Four years ago, the two presidential campaigns spent big in nearly half the country. But the fight this year is concentrated in fewer than a dozen states that are suffering through more political ads than ever before. In the pivotal swing state of Ohio, Obama has dumped $12 million on ads so far, which is four times the amount he spent at this point in 2008.
The deluge is funded not only by Obama and his Republican challenger, Mitt Romney, but by a motley and shadowy mix of outside groups, many of them backed by millionaires. The contest also marks the first time since the post-Watergate era in which neither candidate is taking advantage of public financing, which would have limited the amount of money the campaigns could spend.
The result is a crabbed contest far removed from 2008, when Obama spent relatively little time hosting fundraisers yet still managed to bring in as much as $6 million a day in the final months of the race. Obama’s figures are down this year, however, and both candidates are racing to squeeze in as many donor events
This weekend, the Obama campaign was planning thousands of events across the country aimed at mobilizing volunteers 100 days before the election.
“There’s much less room for error in 2012 than there was in 2008,” said Ken Goldstein, president of Kantar Media/Campaign Media Analysis Group, which tracks political ad spending nationwide. “I don’t think we’re going to see a world where Obama has an advantage in money.”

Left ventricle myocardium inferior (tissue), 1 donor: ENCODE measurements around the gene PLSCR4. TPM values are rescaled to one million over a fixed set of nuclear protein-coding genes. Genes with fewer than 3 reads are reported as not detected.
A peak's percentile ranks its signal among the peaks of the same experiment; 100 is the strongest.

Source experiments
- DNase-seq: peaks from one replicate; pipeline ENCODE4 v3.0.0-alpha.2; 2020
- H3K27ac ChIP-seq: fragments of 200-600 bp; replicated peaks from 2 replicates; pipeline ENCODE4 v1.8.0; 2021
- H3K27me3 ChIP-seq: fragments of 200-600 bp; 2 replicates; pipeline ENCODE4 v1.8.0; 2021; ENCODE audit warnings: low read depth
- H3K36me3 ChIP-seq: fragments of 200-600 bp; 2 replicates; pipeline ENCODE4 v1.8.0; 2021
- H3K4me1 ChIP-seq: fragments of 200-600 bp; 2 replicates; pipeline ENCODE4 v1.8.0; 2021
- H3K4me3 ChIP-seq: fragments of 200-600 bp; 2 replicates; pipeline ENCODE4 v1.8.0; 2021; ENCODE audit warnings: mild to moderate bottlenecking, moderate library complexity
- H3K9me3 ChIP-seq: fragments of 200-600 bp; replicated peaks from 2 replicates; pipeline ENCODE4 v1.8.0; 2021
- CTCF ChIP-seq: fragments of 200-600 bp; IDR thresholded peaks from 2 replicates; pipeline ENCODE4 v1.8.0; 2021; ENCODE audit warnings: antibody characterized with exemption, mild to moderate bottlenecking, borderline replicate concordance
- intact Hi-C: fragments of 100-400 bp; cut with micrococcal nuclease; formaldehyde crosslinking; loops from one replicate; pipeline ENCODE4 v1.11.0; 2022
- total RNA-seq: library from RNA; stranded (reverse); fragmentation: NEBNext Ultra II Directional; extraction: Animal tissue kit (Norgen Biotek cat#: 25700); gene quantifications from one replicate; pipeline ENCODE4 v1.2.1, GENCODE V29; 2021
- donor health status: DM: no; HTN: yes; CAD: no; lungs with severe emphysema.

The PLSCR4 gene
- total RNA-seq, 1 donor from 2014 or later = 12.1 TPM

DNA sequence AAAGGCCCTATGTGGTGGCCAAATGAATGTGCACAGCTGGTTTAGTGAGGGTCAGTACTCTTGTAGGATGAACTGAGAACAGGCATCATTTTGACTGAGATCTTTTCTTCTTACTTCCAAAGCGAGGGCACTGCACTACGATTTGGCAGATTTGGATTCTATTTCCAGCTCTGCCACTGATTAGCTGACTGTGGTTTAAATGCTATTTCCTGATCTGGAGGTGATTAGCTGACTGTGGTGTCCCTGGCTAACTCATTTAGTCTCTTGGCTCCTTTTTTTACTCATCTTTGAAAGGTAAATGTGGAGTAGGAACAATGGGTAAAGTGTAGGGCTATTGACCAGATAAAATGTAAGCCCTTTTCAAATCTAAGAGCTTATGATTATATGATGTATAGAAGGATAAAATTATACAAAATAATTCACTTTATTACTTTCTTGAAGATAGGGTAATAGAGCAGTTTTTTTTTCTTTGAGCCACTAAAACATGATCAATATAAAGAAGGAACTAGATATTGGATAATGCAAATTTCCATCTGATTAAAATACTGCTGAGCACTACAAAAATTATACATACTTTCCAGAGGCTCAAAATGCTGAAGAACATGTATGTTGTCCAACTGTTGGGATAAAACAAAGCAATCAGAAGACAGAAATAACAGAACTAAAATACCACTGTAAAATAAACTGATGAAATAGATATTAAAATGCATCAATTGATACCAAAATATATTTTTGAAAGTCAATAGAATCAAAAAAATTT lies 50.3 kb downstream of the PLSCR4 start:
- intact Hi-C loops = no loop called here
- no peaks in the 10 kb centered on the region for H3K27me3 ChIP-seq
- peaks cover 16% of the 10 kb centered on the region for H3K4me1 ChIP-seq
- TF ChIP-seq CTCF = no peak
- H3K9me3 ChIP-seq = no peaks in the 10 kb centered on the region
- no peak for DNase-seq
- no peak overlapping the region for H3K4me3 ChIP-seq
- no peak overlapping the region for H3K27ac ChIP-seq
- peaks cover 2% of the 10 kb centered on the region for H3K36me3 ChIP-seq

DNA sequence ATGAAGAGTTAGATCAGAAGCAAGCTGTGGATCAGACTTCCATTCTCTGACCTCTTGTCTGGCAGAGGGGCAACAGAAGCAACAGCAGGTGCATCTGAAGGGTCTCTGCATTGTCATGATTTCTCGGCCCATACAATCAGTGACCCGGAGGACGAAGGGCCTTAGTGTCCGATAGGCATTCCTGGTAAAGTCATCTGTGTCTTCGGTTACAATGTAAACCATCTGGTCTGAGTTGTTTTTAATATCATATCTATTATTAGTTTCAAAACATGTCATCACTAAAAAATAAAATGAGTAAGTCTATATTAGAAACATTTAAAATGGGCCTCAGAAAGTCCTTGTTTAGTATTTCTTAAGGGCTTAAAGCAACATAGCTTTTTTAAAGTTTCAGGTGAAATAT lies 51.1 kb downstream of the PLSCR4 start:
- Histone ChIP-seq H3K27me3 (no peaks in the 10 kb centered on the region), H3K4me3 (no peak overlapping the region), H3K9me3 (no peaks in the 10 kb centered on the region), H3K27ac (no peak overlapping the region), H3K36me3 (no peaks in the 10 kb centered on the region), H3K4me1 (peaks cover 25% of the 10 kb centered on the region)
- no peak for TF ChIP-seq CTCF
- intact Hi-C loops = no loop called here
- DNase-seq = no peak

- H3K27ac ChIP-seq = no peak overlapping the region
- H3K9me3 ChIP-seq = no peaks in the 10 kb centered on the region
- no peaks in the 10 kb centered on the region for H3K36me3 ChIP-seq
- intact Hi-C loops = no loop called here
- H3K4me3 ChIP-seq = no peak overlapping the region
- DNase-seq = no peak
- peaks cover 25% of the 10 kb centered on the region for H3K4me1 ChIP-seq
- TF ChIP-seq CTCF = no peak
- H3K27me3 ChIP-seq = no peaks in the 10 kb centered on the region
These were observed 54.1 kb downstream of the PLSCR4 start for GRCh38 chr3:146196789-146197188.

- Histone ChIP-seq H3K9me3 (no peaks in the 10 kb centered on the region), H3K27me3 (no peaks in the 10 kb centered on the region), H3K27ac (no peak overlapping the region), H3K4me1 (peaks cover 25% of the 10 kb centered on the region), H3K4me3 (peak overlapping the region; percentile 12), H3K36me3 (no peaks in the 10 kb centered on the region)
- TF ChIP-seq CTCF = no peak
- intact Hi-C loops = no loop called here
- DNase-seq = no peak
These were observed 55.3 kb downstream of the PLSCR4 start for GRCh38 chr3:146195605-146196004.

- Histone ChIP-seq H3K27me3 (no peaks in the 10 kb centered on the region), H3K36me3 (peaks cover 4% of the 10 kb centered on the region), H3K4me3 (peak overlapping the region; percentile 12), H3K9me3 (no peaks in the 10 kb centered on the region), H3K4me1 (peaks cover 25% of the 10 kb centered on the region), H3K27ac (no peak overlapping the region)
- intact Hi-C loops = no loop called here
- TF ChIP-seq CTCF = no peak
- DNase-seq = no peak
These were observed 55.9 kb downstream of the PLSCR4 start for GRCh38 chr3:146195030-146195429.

The incumbent is still a champion fundraiser by historical standards, particularly among grass-roots donors. But in recent months, he has fallen behind Romney and the Republican Party, which outraised Obama and the Democrats in May and June. The presumptive GOP nominee is also bolstered by well-funded super PACs and other conservative groups.
Under the gun financially and battling low approval ratings, Obama’s campaign is concentrating its advertising in nine swing states this year. That’s down from more than 15 states that it was targeting at this point in the 2008 election, when Obama was competitive in red-leaning states such as Indiana and even toyed with attempting to flip GOP strongholds such as Georgia and Montana.
Many of those targets are out of reach this year, resulting in a much heavier dose of advertising in the remaining swing states. Many voters are already turned off by the deluge, making it even harder for Obama or Romney to break through, according to experts and voter interviews.
“It’s October in July,” said Erika Franklin Fowler, director of the Wesleyan Media Project, which analyzes campaign ads. “This just hasn’t happened before. . . . In 2008, we saw a lot more markets in play than we do this cycle. There are more ads crammed into a much smaller air space.”